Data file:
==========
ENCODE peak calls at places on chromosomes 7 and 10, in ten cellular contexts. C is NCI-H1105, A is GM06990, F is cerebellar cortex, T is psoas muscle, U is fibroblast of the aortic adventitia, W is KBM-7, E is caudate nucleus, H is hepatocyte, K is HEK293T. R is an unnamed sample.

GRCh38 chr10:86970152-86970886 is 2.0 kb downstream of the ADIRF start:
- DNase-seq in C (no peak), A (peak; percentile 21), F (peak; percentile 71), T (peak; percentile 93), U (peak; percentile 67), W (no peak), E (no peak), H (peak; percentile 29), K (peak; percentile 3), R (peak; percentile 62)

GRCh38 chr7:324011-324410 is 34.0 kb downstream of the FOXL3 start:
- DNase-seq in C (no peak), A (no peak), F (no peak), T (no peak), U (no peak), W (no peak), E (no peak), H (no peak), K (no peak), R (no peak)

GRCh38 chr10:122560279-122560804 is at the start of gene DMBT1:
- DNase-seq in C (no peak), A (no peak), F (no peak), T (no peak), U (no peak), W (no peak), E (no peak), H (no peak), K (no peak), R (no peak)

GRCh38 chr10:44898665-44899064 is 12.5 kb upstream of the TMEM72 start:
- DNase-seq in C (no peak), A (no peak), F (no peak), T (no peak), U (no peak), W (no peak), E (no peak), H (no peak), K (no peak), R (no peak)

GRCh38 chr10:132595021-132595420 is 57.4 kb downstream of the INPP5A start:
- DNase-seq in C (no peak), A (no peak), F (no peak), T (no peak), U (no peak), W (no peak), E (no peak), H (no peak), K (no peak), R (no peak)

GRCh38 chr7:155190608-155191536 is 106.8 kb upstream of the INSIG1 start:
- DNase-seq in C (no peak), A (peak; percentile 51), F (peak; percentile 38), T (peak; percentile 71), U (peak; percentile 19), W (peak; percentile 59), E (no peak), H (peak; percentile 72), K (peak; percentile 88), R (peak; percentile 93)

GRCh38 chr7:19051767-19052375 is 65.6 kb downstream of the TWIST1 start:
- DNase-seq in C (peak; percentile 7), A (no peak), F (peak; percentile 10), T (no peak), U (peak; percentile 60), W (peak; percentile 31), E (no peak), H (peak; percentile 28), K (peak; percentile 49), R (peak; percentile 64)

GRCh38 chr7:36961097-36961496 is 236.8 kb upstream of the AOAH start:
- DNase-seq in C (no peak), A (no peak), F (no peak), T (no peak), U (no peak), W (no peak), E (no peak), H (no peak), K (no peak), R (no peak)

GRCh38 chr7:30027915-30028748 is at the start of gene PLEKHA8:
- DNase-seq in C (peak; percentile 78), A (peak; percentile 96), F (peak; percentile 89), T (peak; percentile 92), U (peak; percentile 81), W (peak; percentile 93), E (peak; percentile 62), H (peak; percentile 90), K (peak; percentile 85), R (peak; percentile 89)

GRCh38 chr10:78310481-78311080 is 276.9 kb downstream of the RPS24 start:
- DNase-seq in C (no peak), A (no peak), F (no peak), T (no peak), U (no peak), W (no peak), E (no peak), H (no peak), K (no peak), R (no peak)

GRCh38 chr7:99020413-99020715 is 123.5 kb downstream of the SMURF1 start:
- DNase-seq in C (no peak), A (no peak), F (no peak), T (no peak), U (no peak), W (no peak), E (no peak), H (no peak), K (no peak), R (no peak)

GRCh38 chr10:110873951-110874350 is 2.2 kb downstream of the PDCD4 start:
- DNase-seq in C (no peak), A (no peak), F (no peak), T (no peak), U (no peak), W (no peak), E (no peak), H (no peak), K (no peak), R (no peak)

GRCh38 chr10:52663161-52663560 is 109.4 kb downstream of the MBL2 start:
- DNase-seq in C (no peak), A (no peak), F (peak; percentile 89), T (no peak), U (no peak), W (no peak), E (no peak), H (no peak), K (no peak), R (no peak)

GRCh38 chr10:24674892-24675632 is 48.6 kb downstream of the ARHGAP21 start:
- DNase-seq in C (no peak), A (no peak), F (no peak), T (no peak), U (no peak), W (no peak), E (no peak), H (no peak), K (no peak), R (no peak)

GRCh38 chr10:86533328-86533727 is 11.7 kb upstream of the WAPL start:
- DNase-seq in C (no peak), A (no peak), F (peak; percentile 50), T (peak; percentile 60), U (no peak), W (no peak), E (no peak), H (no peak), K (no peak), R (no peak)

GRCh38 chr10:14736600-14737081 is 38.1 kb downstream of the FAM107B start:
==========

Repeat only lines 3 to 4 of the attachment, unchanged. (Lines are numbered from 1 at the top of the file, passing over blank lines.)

- DNase-seq in C (no peak), A (peak; percentile 21), F (peak; percentile 71), T (peak; percentile 93), U (peak; percentile 67), W (no peak), E (no peak), H (peak; percentile 29), K (peak; percentile 3), R (peak; percentile 62)

GRCh38 chr7:324011-324410 is 34.0 kb downstream of the FOXL3 start: